Bidwell Creek Vineyard is located in Knights Valley in the Sonoma County AVA.  Richly colored by California history, Knights Valley dates back to the era of Spanish land grants.   The area was sparsely populated when Jose de los Santos Berryessa, a sergeant at the Presidio of Sonoma, was given the land as a gift from the Mexican Governor in 1843.  He built an adobe hunting lodge that still exists today and named the area Rancho Mallacomes.  In 1850, after the Mexican War, California became a United States territory and Berryessa lost possession of the land.   Thomas Knight, a participant in the Bear Flag Revolt at Sonoma, purchased the northern portion of Rancho Mallacomes in 1853 and planted row crops, orchards and vineyards.  He expanded the hunting lodge and was highly regarded by those in the area as a successful farmer.  Although he owned the ranch for only 21 years, the area was renamed Knights Valley in his honor.

Knights Valley received significant recognition in the late 1870s and 1880s when author Robert Louis Stevenson wrote “Silverado Squatters” in a cabin on Mount St. Helena overlooking Knights Valley.  Shortly thereafter, the famous 19th century artist Thomas Hill honored Knights Valley and Mount St. Helena through a series of paintings on canvas.

Throughout its history, Knights Valley has remained an agricultural area and today is home to world-class wineries earning critical acclaim from wine critics and collectors alike.

In 2000, Norma and Lamar Hunt purchased a ranch along the banks of Bidwell Creek and began restoration of the site that would later become Bidwell Creek Estate and Vineyard.  After restoring the riparian border along their stretch of Bidwell Creek and reinvigorating the Estate’s prime agricultural soils, they planted the first block of vineyard in 2002.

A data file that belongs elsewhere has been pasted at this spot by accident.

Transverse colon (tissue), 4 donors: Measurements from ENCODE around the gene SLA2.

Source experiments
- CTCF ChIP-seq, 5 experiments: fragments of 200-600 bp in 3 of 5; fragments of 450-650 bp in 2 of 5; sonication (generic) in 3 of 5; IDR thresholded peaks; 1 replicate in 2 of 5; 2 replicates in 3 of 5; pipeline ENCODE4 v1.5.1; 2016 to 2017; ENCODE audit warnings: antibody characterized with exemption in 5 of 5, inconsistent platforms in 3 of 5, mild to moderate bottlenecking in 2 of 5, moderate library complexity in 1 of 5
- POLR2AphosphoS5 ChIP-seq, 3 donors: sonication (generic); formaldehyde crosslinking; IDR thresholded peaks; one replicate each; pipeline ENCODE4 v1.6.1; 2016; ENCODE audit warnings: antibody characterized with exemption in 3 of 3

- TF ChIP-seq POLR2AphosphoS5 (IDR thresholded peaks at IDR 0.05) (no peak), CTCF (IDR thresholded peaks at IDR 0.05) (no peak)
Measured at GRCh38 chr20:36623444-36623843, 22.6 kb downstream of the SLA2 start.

Nestled on the bank of Bidwell Creek in Knights Valley, Bidwell Creek Vineyard is a site dedicated to the production of ultra-premium Cabernet Sauvignon.  As the County's eastern-most AVA, its climate is the warmest and its soils are largely composed of mineral-rich material, making it more reminiscent of neighbouring Napa Valley and an ideal environment for cultivating Bordeaux varietals.

Bidwell Creek Vineyard was planted in a superior standard and is intentionally lower-yielding in order to produce grapes of higher concentration and quality.  It was designed with tighter spacing (3’ x 5 ½’) to coax vines to thrive in a smaller footprint and generate as little as one to two clusters per shoot.  As a result, the typical growing season yields two tons or less per acre of prized Cabernet Sauvignon. 

The rich, gravelly soils of Bidwell Creek Vineyard and the area's ideal climate are integral to the complexity and great character of Perfect Season Cabernet Sauvignon.


Farming practices at Bidwell Creek Estate are based on long-term sustainability to enable the preservation of the land and its natural resources.  The quality of the air, soil and water is safeguarded through an ongoing effort to evolve and continually improve farming methods.

Sustainable farming practices include water conservation and monitoring, an important consideration for the Estate and its location along Bidwell Creek.  Water ponds, filled by reclaimed and recycled sub-surface drainage water, supplement the well water used to irrigate the vines in a block-by-block fashion.  If needed, individual vines showing more dryness are hand-watered to reduce water waste.  Two frost systems are in place:  overhead sprinklers (typically used in the area) and wind machines.  In minor frost events, the wind machines are used instead of the sprinkler system to help further reduce water usage.  

Although not certified organic, the vineyard is farmed organically as a general practice using reduced-risk fungicides.  A permanent cover crop planted in alternating rows is used to stimulate better entomology and enrich the soil with nitrogen-fixing material which eliminates the need for synthetic fertilizers.

Bidwell Creek Vineyard is meticulously hand-farmed with careful attention by the team at Barbour Vineyard Management to produce the very best fruit possible. The growing season starts with pruning in late winter followed by budbreak in late March/early April.  The vines flower in early June and continue their gradual maturation until mid to late October when harvest takes place.